From the moderate regions of mid-western evangelicalism:
This conflation of the church and the nation characterizes the rest of the book. In defining (and I would say, exaggerating) the cultural influence of evangelist George Whitefield, Metaxas says that Whitefield’s preaching had the effect of turning colonists into Americans. To be an American (not a Christian, but an American), was to accept certain religious truths about one’s status in God’s eyes. As Metaxas concludes in summing up Whitefield’s significance, “the Gospel of Christ . . . created an American people.” Strange, I somehow thought that Jesus promised to build his Church on that foundation, but I guess he meant the United States.
Although Metaxas focuses on the colonial and Revolutionary eras, he does allow Abraham Lincoln to join the conversation as well, and as it turns out, Lincoln agreed John Winthrop that the United States has a “holy calling” to be an example to the world. Minimally encumbered by evidence, Metaxas notes that Lincoln understood that “America had been called by God,” and that “to be chosen by God—as the Jews had been chosen by God, . . . and as the messiah had been chosen by God,” was a “profound and sacred and even terrifying obligation.” I’m not sure which is scarier: the analogy of the United States to Israel—God’s new chosen people—or the analogy of the United States to Christ.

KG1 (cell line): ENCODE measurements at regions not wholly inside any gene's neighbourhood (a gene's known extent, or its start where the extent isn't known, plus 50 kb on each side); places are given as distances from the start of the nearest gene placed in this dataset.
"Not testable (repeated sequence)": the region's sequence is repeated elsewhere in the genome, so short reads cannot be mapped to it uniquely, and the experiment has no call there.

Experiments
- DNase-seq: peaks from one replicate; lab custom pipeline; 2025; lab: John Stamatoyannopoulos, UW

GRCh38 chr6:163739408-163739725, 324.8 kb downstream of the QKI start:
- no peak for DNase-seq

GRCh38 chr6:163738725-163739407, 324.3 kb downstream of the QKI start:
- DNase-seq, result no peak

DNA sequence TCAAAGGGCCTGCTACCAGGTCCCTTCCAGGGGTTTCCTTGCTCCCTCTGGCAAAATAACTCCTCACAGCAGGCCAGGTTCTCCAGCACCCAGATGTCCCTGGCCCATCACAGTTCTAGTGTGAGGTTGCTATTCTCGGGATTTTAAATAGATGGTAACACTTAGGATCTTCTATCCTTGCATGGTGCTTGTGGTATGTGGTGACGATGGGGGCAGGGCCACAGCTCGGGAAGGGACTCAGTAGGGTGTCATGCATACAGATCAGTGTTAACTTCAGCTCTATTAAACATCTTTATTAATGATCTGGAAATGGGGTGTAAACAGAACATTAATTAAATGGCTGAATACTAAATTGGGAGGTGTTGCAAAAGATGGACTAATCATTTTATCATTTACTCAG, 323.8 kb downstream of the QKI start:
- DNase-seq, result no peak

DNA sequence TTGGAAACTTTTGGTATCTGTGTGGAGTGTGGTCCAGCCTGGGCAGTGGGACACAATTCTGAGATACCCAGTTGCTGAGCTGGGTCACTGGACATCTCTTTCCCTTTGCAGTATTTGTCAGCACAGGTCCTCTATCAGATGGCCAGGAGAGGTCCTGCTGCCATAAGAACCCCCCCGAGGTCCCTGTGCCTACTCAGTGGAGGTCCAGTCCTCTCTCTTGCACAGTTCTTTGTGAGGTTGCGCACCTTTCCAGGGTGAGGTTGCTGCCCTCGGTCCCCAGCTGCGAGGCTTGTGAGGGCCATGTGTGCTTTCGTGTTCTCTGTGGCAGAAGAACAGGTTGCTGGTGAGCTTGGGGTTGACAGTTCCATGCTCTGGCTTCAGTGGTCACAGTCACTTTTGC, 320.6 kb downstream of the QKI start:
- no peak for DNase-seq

The latter reminds me of a trenchant observation in Hugh Heclo’s fine book Christianity and American Democracy: “If America is the redeemer of nations and time, then America is the Christ of history,” Heclo writes. “This notion may be inadvertent, but it is blasphemy all the same.”
And from the topsy-turvy world of unraveling Europe:
It seems as though many church leaders think that we have the right, the knowledge and the ability to use our position to advance particular political positions, which we equate with the Kingdom of God. This is across the spectrum, from liberal to evangelical, from low church to Catholic – it has been disturbing to see just how many church leaders seem to think that speaking a prophetic word means speaking a political word, even use the same political codes that the secular world use. And even more astonishing is how the Internet makes constitutional, financial and political experts of us all. ‘It’s only advisory’, ‘the Scottish Parliament has the power to block’, ‘£100 billion will be wiped of the markets’, ‘thousands will be killed in Northern Ireland’….and these are some of milder prophecies. I don’t have any problem with church leaders advocating political positions in public as private citizens (I often do it myself), but we have no right to commit our churches to those positions, nor to equate them as being part of the Christian message.
And 2k doesn’t even force you to identify one kingdom with God the Father and the other with God the Son.